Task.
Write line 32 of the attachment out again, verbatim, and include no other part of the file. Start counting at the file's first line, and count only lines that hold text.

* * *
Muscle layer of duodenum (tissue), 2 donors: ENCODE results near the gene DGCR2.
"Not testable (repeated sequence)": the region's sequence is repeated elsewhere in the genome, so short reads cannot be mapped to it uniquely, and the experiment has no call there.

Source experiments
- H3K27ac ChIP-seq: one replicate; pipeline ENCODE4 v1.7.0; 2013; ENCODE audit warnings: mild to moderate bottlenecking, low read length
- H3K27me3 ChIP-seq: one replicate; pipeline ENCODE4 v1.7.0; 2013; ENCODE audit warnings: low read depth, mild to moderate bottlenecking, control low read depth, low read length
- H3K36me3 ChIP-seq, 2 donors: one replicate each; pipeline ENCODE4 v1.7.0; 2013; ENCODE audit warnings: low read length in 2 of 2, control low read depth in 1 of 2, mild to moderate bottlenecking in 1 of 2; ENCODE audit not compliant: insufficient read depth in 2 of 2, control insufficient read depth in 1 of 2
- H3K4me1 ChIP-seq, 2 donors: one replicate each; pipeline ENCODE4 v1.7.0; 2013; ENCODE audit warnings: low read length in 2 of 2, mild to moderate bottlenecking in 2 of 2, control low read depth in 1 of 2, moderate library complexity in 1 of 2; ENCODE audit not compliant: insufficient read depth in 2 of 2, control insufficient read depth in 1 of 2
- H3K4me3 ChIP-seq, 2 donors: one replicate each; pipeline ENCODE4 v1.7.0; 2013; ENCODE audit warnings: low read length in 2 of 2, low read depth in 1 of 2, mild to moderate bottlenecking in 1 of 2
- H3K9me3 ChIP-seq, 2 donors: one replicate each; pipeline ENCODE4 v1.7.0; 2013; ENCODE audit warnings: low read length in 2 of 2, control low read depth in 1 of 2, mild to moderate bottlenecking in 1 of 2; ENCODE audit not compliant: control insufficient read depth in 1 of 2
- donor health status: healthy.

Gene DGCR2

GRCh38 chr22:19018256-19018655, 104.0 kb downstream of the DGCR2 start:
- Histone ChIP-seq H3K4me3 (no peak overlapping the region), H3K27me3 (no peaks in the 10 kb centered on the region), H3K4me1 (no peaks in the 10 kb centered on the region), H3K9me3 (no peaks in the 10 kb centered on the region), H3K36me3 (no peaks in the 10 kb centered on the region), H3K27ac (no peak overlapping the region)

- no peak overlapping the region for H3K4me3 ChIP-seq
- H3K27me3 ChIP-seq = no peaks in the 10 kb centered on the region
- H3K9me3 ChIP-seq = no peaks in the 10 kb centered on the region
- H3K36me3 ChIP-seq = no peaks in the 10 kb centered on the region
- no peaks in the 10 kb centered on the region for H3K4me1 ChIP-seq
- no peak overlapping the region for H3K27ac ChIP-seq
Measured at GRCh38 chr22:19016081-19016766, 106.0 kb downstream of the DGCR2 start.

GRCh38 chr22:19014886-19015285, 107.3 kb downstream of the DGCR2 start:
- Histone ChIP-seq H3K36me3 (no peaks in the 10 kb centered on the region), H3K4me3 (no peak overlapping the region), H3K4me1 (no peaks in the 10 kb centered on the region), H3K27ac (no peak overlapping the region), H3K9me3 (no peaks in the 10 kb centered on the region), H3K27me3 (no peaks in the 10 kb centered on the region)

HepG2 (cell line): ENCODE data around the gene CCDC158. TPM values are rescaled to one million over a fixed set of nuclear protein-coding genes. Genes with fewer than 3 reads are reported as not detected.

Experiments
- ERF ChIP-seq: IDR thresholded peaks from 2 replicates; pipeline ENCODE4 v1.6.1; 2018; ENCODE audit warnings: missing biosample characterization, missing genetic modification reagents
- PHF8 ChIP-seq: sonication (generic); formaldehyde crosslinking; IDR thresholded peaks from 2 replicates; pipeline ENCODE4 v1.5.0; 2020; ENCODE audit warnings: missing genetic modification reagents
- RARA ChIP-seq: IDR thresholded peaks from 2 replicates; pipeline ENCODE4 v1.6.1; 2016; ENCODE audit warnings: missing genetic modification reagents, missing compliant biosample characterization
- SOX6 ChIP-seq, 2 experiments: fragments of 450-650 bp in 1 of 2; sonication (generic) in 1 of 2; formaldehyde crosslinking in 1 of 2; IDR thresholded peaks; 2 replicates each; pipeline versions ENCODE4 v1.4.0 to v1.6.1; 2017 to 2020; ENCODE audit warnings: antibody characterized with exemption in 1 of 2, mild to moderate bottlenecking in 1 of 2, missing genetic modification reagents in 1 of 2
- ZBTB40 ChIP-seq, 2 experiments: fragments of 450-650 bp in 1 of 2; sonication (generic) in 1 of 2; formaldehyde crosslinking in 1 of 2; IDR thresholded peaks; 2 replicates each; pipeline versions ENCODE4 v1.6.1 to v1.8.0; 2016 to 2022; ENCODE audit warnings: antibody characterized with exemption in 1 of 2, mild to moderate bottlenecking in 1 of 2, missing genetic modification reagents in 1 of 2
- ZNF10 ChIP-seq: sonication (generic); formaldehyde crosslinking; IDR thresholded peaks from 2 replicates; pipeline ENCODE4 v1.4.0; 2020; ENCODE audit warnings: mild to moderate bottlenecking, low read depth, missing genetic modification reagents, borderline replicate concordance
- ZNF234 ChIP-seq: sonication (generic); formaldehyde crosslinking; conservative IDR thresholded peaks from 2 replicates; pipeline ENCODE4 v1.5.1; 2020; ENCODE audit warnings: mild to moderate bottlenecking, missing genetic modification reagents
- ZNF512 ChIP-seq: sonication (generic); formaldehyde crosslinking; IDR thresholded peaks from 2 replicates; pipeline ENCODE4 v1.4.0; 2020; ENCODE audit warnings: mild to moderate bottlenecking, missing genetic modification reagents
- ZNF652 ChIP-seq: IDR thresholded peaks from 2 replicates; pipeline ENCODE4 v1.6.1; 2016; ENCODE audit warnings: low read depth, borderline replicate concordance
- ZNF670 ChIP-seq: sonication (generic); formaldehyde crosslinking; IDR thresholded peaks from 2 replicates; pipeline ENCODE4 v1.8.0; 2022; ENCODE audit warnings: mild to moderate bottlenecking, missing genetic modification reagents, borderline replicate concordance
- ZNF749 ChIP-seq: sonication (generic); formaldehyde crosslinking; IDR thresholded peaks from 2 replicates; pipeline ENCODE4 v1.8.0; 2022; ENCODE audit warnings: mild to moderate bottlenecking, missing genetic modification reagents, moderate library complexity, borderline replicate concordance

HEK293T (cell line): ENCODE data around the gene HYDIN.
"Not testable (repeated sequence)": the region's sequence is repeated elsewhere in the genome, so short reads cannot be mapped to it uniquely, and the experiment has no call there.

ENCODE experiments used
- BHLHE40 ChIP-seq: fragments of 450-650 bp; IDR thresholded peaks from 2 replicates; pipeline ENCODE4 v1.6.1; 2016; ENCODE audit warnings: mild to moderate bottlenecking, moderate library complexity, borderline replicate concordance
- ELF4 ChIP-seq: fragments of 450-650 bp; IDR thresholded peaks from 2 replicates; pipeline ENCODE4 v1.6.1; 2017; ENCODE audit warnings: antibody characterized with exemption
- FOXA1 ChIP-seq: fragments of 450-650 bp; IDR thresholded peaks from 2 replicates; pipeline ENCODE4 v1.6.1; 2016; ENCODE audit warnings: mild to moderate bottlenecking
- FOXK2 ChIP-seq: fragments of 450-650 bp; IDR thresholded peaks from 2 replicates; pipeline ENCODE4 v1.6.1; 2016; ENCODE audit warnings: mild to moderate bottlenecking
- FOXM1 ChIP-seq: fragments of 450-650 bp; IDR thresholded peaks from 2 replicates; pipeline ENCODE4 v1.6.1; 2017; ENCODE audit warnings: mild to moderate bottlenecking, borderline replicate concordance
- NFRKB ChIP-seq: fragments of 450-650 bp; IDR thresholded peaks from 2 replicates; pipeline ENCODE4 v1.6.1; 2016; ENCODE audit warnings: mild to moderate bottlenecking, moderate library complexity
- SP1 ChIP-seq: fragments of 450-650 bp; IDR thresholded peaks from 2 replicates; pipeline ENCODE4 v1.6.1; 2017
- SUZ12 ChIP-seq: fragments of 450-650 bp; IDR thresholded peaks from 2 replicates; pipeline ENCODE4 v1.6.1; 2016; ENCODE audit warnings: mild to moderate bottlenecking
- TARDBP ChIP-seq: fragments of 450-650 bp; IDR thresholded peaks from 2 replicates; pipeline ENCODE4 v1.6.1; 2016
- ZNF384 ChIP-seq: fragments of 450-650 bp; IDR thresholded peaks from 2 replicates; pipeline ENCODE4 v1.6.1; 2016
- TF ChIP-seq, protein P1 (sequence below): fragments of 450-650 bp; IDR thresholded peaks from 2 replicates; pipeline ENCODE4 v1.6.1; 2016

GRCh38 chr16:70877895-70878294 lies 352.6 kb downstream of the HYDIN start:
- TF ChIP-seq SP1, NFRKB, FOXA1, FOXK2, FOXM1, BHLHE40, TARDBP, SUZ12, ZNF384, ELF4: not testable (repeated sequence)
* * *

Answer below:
- ZNF512 ChIP-seq: sonication (generic); formaldehyde crosslinking; IDR thresholded peaks from 2 replicates; pipeline ENCODE4 v1.4.0; 2020; ENCODE audit warnings: mild to moderate bottlenecking, missing genetic modification reagents